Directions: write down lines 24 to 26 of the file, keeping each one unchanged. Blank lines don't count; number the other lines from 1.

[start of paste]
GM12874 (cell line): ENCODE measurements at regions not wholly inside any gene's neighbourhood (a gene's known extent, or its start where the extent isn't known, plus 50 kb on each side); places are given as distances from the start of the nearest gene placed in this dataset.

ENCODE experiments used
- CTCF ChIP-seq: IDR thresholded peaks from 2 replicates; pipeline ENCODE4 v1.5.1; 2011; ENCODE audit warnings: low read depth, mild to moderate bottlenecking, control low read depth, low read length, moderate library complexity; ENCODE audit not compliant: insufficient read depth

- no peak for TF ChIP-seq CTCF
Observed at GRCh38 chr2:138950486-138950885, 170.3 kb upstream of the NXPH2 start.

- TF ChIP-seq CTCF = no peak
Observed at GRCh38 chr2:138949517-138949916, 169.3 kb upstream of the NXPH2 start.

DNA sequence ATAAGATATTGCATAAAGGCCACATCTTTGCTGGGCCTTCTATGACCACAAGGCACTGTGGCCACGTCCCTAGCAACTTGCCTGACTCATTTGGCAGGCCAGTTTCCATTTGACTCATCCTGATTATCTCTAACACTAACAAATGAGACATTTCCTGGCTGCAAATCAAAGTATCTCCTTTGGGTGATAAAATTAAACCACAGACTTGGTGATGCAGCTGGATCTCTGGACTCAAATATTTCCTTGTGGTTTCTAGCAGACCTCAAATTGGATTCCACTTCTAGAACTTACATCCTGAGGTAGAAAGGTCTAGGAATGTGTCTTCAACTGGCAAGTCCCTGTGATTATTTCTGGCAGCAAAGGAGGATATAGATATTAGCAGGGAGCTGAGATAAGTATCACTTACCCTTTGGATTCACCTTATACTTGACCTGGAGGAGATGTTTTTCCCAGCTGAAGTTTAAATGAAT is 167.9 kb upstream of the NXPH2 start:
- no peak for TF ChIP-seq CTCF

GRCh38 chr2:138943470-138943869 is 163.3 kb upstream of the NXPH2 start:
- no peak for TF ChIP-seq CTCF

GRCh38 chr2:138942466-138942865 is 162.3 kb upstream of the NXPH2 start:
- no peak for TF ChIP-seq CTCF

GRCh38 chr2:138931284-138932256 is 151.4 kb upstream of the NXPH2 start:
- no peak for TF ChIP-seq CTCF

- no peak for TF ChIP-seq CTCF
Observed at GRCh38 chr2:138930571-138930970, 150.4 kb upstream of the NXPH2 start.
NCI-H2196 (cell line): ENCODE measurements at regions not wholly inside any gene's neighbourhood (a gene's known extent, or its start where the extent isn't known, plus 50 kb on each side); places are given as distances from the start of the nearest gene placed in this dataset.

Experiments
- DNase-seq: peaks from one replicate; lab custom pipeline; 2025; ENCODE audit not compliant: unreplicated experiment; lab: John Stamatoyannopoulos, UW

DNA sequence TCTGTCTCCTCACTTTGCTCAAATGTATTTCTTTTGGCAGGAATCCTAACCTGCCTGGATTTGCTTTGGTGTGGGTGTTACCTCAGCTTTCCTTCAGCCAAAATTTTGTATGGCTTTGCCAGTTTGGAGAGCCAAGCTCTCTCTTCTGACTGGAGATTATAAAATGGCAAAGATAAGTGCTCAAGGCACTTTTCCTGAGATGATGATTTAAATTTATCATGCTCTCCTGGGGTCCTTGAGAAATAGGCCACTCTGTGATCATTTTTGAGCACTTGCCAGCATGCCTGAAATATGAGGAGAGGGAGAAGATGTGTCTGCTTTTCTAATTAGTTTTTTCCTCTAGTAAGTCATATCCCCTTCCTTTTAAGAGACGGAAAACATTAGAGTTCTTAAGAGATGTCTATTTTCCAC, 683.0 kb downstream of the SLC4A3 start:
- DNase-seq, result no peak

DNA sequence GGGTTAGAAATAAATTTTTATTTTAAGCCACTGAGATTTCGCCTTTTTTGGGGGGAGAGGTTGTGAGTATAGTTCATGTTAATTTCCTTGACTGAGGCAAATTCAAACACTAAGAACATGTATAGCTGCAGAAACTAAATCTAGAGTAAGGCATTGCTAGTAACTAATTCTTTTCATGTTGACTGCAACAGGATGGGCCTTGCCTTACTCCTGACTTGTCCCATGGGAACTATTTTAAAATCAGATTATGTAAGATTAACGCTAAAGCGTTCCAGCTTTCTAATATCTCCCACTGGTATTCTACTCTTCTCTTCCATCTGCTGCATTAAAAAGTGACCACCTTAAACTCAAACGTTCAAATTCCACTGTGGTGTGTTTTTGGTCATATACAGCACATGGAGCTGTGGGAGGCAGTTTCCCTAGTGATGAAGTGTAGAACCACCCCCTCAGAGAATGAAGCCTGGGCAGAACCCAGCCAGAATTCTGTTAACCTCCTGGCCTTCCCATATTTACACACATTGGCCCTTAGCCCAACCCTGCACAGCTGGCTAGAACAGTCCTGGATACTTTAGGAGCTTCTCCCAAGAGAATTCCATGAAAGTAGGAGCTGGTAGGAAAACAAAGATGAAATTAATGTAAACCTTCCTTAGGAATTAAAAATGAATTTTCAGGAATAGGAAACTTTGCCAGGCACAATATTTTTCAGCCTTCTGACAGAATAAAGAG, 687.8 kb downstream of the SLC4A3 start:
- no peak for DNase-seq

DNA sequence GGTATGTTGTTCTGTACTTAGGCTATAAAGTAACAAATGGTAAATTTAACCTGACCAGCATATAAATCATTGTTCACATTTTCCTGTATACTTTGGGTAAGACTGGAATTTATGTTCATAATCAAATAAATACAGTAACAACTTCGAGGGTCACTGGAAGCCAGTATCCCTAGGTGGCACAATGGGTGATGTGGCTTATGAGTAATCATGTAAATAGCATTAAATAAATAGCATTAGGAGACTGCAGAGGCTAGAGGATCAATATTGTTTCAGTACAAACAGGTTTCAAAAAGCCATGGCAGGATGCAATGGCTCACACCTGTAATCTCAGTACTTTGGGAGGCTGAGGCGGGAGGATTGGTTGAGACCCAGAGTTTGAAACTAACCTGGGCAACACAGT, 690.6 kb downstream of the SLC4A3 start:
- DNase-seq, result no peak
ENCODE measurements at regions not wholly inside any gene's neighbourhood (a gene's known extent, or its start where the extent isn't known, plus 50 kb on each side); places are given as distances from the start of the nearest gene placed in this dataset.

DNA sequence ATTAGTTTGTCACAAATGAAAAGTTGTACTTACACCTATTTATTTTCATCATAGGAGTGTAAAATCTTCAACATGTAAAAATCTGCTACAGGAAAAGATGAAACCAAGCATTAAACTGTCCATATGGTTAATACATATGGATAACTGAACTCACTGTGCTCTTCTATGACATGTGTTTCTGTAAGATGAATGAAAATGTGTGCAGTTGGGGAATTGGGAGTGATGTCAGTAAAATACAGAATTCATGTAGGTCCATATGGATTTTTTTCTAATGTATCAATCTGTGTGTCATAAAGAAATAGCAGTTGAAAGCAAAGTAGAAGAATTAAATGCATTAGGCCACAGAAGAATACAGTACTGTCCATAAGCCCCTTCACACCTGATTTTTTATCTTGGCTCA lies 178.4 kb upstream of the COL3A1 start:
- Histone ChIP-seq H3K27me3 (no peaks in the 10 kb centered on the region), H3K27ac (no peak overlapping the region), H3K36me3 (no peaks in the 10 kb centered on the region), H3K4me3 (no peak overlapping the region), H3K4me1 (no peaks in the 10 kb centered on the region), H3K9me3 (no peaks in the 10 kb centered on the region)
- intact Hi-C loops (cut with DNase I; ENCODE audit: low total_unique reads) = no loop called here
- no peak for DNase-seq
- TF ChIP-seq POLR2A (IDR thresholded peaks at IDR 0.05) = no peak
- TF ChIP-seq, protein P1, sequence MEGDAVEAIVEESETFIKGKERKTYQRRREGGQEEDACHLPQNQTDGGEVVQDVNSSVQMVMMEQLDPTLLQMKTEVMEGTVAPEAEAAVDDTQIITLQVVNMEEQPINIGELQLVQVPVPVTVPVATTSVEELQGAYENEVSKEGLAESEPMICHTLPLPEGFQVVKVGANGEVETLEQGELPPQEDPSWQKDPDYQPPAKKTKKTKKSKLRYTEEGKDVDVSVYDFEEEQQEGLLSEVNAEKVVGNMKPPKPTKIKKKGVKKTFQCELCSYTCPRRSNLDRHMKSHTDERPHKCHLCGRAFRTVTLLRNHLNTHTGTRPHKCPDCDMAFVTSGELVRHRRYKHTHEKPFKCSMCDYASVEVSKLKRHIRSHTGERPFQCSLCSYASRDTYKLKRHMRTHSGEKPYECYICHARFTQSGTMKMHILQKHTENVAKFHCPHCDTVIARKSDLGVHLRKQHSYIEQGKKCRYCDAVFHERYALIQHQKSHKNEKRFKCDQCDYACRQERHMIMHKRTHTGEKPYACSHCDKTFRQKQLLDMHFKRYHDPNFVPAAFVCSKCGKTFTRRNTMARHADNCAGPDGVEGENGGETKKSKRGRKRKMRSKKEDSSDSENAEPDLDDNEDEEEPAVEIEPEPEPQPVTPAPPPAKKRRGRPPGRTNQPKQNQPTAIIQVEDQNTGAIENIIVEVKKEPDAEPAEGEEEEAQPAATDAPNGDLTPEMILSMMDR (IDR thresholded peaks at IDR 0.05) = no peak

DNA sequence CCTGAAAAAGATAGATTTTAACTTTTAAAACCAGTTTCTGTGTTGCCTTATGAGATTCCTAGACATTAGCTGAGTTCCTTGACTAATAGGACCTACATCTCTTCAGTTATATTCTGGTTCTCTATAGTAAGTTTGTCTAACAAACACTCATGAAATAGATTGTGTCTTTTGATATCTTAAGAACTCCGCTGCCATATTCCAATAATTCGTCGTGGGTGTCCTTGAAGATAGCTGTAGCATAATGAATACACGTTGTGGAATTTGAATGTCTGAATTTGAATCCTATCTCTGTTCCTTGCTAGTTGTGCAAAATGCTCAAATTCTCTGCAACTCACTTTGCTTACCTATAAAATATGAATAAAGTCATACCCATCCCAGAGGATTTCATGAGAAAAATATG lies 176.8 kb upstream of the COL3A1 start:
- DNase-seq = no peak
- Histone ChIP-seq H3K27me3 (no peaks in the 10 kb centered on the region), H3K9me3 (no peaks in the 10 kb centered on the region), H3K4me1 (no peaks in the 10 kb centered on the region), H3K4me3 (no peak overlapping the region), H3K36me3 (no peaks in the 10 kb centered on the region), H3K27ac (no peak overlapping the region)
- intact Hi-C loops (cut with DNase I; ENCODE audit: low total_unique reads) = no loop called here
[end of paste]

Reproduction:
- no peak for DNase-seq

DNA sequence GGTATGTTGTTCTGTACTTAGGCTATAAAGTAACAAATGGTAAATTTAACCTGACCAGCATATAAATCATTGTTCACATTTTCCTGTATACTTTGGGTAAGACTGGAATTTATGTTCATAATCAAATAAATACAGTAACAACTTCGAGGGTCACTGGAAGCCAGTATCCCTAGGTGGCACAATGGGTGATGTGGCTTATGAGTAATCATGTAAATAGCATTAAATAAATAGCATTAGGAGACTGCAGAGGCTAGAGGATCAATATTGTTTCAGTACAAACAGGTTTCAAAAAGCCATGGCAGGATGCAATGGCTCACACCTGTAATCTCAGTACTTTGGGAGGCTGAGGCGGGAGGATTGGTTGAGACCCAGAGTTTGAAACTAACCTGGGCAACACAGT, 690.6 kb downstream of the SLC4A3 start:
- DNase-seq, result no peak